‘Koto no ito’ may resemble a cheerleader’s pom-pom when it’s young. Age and good pruning, however, reveal a more dignified specimen up to 9 feet tall, featuring a strong interior architecture that contrasts with its fine leaves and outer branches. The deeply divided foliage is long and thin like fringe. It emerges with crimson tinges before turning to solid green in summer. In fall, it turns yellow, burnt orange, and red. The leaves on each year’s new growth are much larger than the rest. ‘Koto no ito’ is a durable tree that adds a unique texture to any setting.

Taller trees

Fall color of ‘Sango kaku’
Photo/Illustration: Michael Dirr ‘Sango kaku’summer color
Photo/Illustration: Courtesy of Francie Schroeder

Name: ‘Sango kaku’
Zones: 6 to 8
Height: 18 to 22 feet
Spring Color: Bright green edged in red
Summer Color: Green
Fall Color: Yellow, orange

‘Sango kaku’ is always exciting to look at, courtesy of its bright red branches. This cultivar, whose name means “coral tower,” features green leaves that turn from yellow to pumpkin orange in fall. Reaching a mature height of 18 to 22 feet, ‘Sango kaku’ has a growth habit that can get a bit messy, so it should be pruned annually from a young age. Plant it where it will have excellent drainage; it is particularly vulnerable to fungi causing black stem disease and can quickly die from it.

‘Aconitifolium’ in the summer
Photo/Illustration: Melissa Lucas ‘Aconitifolium’ fall color
Photo/Illustration: Courtesy of Francie Schroeder

Name: ‘Aconitifolium’
Zones: 5 to 8
Height: 15 to 18 feet
Spring Color: Green
Summer Color: Green
Fall Color: Yellow, orange, red, purple

When summer droughts have left most Japanese maples tired and ready to shed their foliage, Acer japonicum cultivars, with their heavier branches and leaves, are still putting on a dramatic performance. ‘Aconitifolium’ is one of the best of the group with large, heavily lobed, green leaves that steal the show in autumn. Starting out a rich, deep yellow, they move through orange to a vibrant red and finally to purple. The combination of color and large, deeply divided leaves makes this upright tree seem larger than its 15- to 18-foot stature. Its Japanese name is ‘Mai kujaku’, which means “dancing peacock.”

‘Vitifolium’ in autumn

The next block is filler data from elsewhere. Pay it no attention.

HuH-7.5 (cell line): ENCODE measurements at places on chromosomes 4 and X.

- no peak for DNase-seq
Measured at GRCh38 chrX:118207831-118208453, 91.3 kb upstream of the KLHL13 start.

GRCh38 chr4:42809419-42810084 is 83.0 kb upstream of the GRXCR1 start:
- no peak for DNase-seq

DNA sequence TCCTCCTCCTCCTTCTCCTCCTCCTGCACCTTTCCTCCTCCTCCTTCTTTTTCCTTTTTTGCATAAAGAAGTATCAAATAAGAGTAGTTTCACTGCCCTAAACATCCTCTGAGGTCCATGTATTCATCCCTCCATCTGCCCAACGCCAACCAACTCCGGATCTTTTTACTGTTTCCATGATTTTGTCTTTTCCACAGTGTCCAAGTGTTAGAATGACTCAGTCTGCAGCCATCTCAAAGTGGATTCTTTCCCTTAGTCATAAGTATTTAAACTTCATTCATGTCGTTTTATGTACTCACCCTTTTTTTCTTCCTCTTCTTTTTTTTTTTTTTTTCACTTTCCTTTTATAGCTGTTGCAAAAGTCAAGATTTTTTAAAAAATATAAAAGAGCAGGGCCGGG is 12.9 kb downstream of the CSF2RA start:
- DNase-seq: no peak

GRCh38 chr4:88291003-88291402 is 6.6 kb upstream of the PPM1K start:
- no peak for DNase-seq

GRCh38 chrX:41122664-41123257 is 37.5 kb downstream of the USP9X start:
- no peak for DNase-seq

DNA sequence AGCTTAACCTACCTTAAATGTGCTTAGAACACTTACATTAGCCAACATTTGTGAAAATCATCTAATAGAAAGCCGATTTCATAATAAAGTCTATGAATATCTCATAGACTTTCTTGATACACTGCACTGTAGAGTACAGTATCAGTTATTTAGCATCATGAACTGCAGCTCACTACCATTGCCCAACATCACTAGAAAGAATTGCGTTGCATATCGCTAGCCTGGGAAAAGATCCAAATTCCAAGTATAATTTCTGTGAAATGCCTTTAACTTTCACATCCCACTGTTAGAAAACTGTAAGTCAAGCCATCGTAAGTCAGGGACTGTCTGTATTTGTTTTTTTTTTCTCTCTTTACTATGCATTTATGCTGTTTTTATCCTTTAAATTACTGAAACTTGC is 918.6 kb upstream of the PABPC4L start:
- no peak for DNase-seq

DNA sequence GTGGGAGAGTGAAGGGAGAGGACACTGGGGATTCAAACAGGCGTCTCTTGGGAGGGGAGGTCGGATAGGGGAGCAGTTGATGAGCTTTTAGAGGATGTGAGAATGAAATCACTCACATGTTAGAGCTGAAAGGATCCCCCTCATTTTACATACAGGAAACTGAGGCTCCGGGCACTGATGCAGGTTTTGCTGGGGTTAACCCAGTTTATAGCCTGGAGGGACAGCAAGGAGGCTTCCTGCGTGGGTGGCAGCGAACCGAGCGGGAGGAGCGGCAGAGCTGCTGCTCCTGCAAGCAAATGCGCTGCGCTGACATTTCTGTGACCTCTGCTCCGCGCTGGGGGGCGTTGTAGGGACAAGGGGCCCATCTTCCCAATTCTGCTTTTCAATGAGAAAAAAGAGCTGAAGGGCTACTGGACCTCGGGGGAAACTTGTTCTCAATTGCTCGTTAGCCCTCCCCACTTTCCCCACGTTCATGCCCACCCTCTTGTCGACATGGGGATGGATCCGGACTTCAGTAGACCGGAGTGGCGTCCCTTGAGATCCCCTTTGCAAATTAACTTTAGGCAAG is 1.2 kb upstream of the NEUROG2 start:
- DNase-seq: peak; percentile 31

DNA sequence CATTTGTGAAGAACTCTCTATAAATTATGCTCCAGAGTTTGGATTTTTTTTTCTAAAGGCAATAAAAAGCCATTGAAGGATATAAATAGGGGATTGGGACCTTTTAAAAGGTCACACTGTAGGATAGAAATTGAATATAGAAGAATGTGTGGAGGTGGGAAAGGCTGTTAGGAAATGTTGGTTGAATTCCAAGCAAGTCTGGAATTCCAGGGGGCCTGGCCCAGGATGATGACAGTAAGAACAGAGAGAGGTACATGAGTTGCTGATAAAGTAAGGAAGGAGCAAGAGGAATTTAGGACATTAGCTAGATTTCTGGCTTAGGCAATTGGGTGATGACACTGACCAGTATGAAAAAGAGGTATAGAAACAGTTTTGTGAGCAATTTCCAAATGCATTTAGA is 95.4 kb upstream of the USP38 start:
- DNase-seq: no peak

Photo/Illustration: Michael Dirr ‘Vitifolium’ spring color
Photo/Illustration: Courtesy of Francie Schroeder

Name: ‘Vitifolium’
Zones: 5 to 8
Height: 20 to 30 feet
Spring Color: Deep green
Summer Color: Deep green
Fall Color: Gold, crimson

‘Vitifolium’ is another A. japonicum cultivar that is quite vigorous and gets up to 30 feet tall. With its 5-inch-long and 6-inch-wide green leaves, it makes a majestic impression.

Japanese Maples

Acer palmatum and cvs.
(AY-sir pal-MAY-tum)

Related species: Though Acer palmatum is the most common, several other species, such as A. japonicum, A. sieboldianum, and A. shirasawanum, are considered Japanese maples.

Hardiness: While most Japanese maples are hardy in USDA Hardiness Zones 5 to 8, some are recommended only to Zone 6; Acer sieboldianum can take Zone 4. Protect all Japanese maples from the afternoon sun if located in Zone 8 and from bitter winds in Zone 4 and the northern sections of Zone 5.

Conditions: Grow these trees in full sun to partial shade. They are tolerant when it comes to soil unless planted in a site with poor drainage or a high pH.

Planting: When possible, plant Japanese maples while dormant. If your tree has already begun to leaf out, wait until the danger of frost has passed before planting. In clay soil, ensure proper drainage by planting on a slope, or with the root flare about 3 inches above the soil line then mounding the earth around it.

Maintenance: Under normal conditions, established Japanese maples do not need additional watering or feeding. If you decide to add fertilizer, avoid synthetic options because maples abhor the salt they contain. Prune once every few years to improve air circulation and to enhance the form.

Pests and diseases: Japanese maples are not prone to harm from pests or diseases.

If you’re looking for a focal point to really set off your home’s curb appeal, don’t overlook Japanese maples.